A pulse storm is a single cell thunderstorm of substantial intensity which only produces severe weather for short periods of time. Such a storm weakens and then generates another short burst – hence "pulse".

Overshooting top part of the anvil of a thunderstorm

An overshooting top is a dome-like protrusion shooting out of the top of the anvil of a thunderstorm and into the lower stratosphere. When an overshooting top is present for 10 minutes or longer, it is a strong indication that the storm is severe.

Air-mass thunderstorm

An air-mass thunderstorm, also called an "ordinary", "single cell", or "garden variety" thunderstorm, is a thunderstorm that is generally weak and usually not severe. These storms form in environments where at least some amount of Convective Available Potential Energy (CAPE) is present, but very low levels of wind shear and helicity. The lifting source, which is a crucial factor in thunderstorm development, is usually the result of uneven heating of the surface, though they can be induced by weather fronts and other low-level boundaries associated with wind convergence. The energy needed for these storms to form comes in the form of insolation, or solar radiation. Air-mass thunderstorms do not move quickly, last no longer than an hour, and have the threats of lightning, as well as showery light, moderate, or heavy rainfall. Heavy rainfall can interfere with microwave transmissions within the atmosphere.

Free convective layer

In atmospheric sciences, the free convective layer (FCL) is the layer of conditional or potential instability in the troposphere. It is a layer in which rising air can experience positive buoyancy (PBE) so that deep, moist convection (DMC) can occur. On an atmospheric sounding, it is the layer between the level of free convection (LFC) and the equilibrium level (EL). The FCL is important to a variety of convective processes and to severe thunderstorm forecasting.

Convective storm detection is the meteorological observation, and short-term prediction, of deep moist convection (DMC). DMC describes atmospheric conditions producing single or clusters of large vertical extension clouds ranging from cumulus congestus to cumulonimbus, the latter producing thunderstorms associated with lightning and thunder. Those two types of clouds can produce severe weather at the surface and aloft.

The maximum parcel level (MPL) is the highest level in the atmosphere that a moist convectively rising air parcel will reach after ascending from the level of free convection (LFC) through the free convective layer (FCL) and reaching the equilibrium level (EL), near the tropopause. As the parcel rises through the FCL it expands adiabatically causing its temperature to drop, often below the temperature of its surroundings, and eventually lose buoyancy. Because of this, the EL is approximately the region where the distinct flat tops, often observed around the upper portions of cumulonimbus clouds. If the air parcel ascended quickly enough then it retains momentum after it has cooled and continues rising past the EL, ceasing at the MPL.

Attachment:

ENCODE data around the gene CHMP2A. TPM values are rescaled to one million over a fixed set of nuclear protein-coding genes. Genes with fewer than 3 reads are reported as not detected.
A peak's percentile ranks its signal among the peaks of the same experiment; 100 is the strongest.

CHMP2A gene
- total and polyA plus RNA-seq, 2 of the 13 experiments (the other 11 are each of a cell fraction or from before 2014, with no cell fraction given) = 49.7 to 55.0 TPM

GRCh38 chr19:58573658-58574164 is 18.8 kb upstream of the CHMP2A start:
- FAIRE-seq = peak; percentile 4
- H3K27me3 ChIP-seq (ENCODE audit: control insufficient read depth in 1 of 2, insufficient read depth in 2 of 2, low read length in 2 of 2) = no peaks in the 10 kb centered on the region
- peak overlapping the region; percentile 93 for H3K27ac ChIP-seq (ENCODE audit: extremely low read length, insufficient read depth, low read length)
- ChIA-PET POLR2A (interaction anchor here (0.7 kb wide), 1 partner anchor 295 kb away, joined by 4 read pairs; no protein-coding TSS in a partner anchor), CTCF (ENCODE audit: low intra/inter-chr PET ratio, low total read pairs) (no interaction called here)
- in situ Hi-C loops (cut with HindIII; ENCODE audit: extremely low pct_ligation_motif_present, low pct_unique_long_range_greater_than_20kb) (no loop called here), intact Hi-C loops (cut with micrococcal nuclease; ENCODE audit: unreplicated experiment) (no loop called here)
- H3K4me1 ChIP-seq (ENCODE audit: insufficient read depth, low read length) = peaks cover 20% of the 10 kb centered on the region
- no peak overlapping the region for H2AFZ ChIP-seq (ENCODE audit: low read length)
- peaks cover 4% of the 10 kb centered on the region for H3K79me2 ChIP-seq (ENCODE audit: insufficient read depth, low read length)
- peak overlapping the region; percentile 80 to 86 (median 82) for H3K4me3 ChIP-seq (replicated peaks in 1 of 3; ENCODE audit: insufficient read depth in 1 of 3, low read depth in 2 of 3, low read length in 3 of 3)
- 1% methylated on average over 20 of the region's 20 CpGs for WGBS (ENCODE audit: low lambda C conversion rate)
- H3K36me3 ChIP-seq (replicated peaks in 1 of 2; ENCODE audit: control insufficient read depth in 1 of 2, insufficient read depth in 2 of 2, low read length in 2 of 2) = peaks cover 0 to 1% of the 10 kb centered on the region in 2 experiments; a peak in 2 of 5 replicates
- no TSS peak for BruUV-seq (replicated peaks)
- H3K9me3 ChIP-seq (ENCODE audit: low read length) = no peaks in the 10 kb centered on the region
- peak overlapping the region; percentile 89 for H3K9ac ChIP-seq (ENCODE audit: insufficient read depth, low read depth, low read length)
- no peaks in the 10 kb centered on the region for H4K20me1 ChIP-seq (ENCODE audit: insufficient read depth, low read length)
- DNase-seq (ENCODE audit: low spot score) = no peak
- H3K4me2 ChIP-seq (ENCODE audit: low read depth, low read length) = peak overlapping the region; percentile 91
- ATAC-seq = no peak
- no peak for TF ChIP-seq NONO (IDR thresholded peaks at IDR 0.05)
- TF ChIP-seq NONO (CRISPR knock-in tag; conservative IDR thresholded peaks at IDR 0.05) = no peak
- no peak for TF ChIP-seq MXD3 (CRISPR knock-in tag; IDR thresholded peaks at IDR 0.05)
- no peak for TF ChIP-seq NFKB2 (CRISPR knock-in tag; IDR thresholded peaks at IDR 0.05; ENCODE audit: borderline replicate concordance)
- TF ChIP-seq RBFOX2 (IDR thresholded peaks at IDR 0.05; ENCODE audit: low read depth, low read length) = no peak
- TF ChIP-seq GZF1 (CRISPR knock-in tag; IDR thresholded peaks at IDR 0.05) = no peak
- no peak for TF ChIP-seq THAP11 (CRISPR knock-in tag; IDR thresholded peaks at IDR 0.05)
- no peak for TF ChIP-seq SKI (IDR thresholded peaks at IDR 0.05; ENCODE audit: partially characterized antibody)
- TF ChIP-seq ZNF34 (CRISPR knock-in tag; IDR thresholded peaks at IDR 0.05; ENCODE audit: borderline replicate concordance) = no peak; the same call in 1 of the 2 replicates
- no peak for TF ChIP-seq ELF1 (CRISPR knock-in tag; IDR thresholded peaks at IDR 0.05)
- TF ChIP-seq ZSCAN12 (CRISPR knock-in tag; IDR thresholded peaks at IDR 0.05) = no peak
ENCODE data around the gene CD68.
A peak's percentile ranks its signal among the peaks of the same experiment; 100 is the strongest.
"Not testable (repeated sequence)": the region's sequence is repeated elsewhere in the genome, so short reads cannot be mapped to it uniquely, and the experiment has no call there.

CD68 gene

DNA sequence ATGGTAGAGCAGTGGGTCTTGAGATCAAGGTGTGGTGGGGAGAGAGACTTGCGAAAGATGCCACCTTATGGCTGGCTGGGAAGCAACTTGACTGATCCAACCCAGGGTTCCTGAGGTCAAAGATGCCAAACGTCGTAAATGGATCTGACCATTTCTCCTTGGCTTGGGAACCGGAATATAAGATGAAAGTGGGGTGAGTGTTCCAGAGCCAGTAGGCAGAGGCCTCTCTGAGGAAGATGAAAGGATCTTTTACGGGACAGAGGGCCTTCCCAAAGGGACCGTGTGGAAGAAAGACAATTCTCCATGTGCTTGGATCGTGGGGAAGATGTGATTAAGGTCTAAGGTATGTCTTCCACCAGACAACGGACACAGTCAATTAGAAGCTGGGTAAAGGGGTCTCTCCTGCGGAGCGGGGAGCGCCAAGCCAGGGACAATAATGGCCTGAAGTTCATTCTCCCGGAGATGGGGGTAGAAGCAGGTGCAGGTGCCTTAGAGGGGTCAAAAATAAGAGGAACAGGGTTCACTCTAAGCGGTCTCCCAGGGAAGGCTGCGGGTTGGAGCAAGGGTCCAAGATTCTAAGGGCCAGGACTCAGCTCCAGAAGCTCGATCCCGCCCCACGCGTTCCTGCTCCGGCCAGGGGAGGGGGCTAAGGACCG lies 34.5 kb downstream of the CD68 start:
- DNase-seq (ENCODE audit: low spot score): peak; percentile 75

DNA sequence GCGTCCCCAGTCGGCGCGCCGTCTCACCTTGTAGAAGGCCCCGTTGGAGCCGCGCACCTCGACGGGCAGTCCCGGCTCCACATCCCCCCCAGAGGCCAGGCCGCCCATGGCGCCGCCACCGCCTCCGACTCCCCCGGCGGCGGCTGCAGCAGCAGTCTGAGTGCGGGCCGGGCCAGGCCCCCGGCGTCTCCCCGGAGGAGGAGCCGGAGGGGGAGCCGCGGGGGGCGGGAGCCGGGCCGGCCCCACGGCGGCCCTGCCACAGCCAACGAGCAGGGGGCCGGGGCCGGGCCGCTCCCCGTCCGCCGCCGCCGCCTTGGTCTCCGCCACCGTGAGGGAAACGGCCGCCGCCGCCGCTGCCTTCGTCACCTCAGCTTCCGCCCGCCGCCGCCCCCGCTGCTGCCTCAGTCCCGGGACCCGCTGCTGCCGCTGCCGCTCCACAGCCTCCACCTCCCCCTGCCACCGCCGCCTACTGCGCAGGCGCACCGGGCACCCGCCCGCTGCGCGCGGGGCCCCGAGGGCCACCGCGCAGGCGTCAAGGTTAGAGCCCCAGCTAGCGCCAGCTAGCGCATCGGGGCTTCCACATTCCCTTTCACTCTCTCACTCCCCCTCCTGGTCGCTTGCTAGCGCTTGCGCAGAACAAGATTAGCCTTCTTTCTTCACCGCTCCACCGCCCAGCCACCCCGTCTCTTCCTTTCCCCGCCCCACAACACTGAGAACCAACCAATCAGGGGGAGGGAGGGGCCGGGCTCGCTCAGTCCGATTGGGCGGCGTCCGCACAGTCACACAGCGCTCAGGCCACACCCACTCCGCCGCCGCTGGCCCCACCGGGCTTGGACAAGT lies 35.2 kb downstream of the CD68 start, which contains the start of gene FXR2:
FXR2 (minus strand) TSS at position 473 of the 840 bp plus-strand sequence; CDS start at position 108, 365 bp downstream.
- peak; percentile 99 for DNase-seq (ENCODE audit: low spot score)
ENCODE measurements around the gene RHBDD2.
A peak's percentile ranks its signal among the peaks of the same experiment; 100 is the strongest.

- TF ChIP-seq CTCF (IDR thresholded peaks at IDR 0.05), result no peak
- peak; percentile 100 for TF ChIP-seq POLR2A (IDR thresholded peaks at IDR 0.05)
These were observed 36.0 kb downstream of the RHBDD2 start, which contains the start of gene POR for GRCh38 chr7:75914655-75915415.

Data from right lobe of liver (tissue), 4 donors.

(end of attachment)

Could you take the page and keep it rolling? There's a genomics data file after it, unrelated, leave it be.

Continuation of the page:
A storm cell is an air mass that contains up and down drafts in convective loops and that moves and reacts as a single entity, functioning as the smallest unit of a storm-producing system. An organized grouping of thunder clouds will thus be considered as a series of storm cells with their up/downdrafts being independent or interfering one with the other.

Cumulonimbus capillatus cloud species

A Cumulonimbus capillatus is a cumulonimbus cloud with dense cirrus clouds which makes the cloud's top appear to contain hair-like structures. It is an intermediate stage between cumulonimbus calvus and cumulonimbus incus.

Flanking line (meteorology)

A flanking line is an area of cumulus congestus or small cumulonimbus that mark an area of widespread updrafts in front of strong thunderstorms. These flanking lines generally occur in the vicinity of supercell thunderstorms or large multicell thunderstorms.

Shower (precipitation) sudden, heavy and brief rain or snowfall

A shower is a mode of precipitation characterized by an abrupt start and end and by rapid variations in intensity. Often strong and short-lived, it comes from convective clouds, like cumulus congestus. A shower will produce rain if the temperature is above the freezing point in the cloud, or snow/ice pellets/snow pellets if the temperature is below it at some point. In a meteorological observation, such as the METAR, they are noted SH giving respectively SHRA, SHSN, SHPE and SHGS.


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  8. Dunlop, Storm (2003). The Weather Identification Handbook. The Lyons Press. pp. 77–78. ISBN   1585748579.
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  11. National Severe Storms Laboratory (15 October 2006). "A Severe Weather Primer: Questions and Answers about Thunderstorms". National Oceanic and Atmospheric Administration. Archived from the original on 25 August 2009. Retrieved 1 September 2009.